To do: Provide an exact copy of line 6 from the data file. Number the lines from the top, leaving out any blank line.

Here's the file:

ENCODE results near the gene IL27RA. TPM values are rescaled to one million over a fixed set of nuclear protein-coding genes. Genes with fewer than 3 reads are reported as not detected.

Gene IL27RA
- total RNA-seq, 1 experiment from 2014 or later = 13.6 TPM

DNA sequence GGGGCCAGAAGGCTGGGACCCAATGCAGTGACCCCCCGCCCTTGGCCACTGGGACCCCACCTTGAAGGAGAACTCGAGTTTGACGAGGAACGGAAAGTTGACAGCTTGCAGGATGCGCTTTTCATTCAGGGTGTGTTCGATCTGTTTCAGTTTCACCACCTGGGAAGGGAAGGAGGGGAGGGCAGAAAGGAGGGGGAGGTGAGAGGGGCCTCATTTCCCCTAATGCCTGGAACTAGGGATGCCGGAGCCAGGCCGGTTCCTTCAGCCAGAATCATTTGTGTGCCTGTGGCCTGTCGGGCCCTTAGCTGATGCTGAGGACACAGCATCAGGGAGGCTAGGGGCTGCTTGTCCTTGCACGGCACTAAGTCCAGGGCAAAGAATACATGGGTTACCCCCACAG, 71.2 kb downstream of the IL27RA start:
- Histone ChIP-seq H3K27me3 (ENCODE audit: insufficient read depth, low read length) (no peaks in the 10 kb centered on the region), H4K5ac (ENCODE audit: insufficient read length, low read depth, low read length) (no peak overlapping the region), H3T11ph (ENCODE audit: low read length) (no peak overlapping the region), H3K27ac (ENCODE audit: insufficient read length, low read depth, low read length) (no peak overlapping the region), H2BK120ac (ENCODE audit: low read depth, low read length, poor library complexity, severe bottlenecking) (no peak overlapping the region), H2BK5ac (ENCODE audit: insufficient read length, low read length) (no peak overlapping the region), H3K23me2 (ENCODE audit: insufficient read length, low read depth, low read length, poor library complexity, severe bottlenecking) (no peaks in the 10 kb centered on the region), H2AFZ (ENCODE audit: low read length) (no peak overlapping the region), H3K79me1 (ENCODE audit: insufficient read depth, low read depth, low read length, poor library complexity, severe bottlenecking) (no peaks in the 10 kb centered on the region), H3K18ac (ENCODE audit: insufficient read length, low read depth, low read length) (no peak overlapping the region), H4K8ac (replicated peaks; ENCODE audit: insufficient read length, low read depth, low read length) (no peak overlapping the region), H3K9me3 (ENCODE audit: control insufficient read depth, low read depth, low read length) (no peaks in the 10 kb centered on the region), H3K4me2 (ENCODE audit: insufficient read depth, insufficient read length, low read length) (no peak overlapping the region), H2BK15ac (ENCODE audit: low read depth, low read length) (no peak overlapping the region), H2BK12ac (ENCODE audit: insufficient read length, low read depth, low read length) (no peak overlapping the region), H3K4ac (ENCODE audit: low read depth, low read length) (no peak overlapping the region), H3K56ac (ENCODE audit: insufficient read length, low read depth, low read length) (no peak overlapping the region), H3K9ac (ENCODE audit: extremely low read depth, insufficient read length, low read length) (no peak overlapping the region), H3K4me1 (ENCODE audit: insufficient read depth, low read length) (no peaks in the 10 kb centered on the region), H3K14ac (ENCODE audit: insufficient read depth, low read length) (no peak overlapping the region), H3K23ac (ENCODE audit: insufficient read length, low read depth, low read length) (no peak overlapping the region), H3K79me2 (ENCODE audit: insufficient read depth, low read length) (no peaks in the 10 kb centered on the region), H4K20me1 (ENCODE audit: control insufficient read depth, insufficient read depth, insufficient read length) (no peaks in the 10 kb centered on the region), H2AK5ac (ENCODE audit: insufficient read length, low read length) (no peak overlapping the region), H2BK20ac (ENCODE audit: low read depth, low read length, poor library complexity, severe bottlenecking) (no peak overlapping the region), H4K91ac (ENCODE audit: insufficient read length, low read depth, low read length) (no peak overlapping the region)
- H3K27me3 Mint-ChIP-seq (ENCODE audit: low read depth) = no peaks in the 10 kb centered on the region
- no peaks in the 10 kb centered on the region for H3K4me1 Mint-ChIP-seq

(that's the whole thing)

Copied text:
- H3K27me3 Mint-ChIP-seq (ENCODE audit: low read depth) = no peaks in the 10 kb centered on the region